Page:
Jeff Nadler Memorial National Buttonwillow Raceway Park April 27, 1997 Copyright (c) 1997 John P. M. Dillon Cal Club honored Jeff Nadler at it's April National in a variety of ways. Workers sported armbands in his memory, and in the memory...
Jeff Nadler Memorial National Buttonwillow Raceway Park April 27, 1997
Copyright (c) 1997 John P. M. Dillon
Cal Club honored Jeff Nadler at it's April National in a variety of ways. Workers sported armbands in his memory, and in the memory of others who'd fallen before, including Cal Club legend Bob Snow. Just prior to the first race, a trackside ceremony was held to salute Jeff, with our nation's banner dropped to half staff. Then Paul Wittrock circled the track twice in Jeff's Swift while the corner workers waved every flag they had. On the first lap, at a subdued pace, he carried a black flag, but as he approached the finish line he pitched out the gloomy rag and held high a checkered flag instead. Jeff's wife and children stood in the starter's stand, waving goodbye with their own checkers, while all along the pit wall a riot of color fluttered in the breeze in tribute. Wittrock punched the throttle, the Swift's engine sang in the joy of having known such a fine man as Jeff, and the tires squealed their praise as well. We celebrated Nadler's life in the Buttonwillow heat, and were thankful to have been his friend.
Nadler, selected as SCCA's 1996 Worker of the Year for his Race Chairman duties, died in a freak accident the month before. Willie Patterson and Gary Bingaman assumed Jeff's responsibilities for the weekend and made damned sure every worker had plenty of ice, water, and beverages all weekend. When the last race concluded at 7 PM on Sunday, and for a long time thereafter, they continued to work to make sure the coolers would be clean and ready for the next event. If you believed in an afterlife, you could imagine Jeff smiling down in approval of their efforts.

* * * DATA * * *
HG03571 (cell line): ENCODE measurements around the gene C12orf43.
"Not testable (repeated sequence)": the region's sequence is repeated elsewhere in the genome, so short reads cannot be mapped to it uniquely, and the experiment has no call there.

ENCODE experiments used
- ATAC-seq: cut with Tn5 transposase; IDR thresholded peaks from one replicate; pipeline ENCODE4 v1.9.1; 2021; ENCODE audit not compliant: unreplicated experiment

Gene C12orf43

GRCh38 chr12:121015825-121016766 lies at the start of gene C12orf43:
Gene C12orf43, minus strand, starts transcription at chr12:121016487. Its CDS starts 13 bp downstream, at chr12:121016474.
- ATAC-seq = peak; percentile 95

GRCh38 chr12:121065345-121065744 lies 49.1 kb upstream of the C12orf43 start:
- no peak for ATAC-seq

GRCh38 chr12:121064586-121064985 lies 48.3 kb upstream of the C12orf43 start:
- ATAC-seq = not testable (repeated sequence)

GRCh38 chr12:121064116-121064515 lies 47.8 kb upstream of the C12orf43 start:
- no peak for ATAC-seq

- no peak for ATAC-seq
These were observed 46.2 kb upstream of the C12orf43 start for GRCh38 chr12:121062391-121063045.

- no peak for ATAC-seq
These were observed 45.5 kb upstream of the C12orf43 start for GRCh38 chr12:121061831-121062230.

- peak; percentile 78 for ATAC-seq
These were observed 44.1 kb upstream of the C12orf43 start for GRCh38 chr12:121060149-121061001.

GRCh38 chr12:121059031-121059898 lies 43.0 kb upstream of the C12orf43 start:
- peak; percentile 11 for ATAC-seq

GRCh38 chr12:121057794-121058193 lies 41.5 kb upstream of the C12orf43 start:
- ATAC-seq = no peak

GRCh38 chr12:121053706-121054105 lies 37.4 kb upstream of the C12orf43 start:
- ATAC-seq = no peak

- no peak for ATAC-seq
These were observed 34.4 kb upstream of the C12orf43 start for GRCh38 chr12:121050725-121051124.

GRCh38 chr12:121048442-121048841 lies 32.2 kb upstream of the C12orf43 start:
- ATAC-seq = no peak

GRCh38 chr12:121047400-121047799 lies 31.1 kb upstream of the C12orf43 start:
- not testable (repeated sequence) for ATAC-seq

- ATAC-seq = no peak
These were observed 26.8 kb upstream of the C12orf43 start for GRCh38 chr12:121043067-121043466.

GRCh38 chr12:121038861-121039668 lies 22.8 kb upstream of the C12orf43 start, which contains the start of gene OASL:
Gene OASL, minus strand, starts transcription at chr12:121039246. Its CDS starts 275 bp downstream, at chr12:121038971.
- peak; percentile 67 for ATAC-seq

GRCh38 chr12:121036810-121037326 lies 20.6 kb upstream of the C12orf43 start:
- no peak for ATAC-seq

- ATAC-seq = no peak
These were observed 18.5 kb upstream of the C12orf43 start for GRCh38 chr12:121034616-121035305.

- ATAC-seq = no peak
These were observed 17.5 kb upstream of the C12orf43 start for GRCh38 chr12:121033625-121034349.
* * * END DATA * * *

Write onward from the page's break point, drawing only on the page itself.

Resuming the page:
The Formula Ford race was a fitting tribute to Nadler, as Stan Townes, Adam Dupre, and Tom Hunter hounded one another for the win. Townes siezed an early lead, but at the two thirds mark they began encountering the Vee battle between Brian Harding, Mark Edwards, and Michael Fazio. The latter three had their hands full with their own race, and when the six contenders screamed into the new Star Mazda Corner (Turn 3B), there was bound to be trouble, and so there was. As flagger Barbara Knox reported, "They were a six pack of cars trying to fit in a three car slot." When the black dust settled, Edwards and Harding were out of contention. At the checker, The order was Dupre, Hunter, and Townes, with Fred Poli way behind for fourth.
The "Crossle" winner was David Stillwell, who finished fifth, ahead of Sandra Popescu's Van Dieman. Next followed Kurt Jechel in F500. Jechel's trip to victory circle was remarkable because of his long hiatus from Cal Club's ranks. He finished on the lead lap, well ahead of Sharon Lopardo and Jeff Jorgenson.
The first Vee winner to cross the stripe was that of Fazio, ahead of Marc Danziger and Brian Harding. Edwards still managed fourth-place points despite being a spectator at the Star Mazda Corner.
In Spec Racer Ford, Lee Fleming demonstrated his many Renault-powered wins were no flukes as he motored away from the rest of the pack, finishing almost 30 seconds ahead of Cameron Earnshaw, who in turn held a lazy 20 second lead over podium finisher Craig Reeder. Changing engines didn't change the driving styles for most of the drivers, and plenty of bumping and banging was evident throughout the session. It started almost immediately when Ed Raby, Mike McCarthy, and Rick Mortimer all met in Turn 8, with Mortimer getting serious air before parking on the drag strip behind Magic Mountain. Tom Miserendino marked his return to the track after an "Olympic effort" for a couple of years at other venues, finishing a respectable 9th in the pack of 19.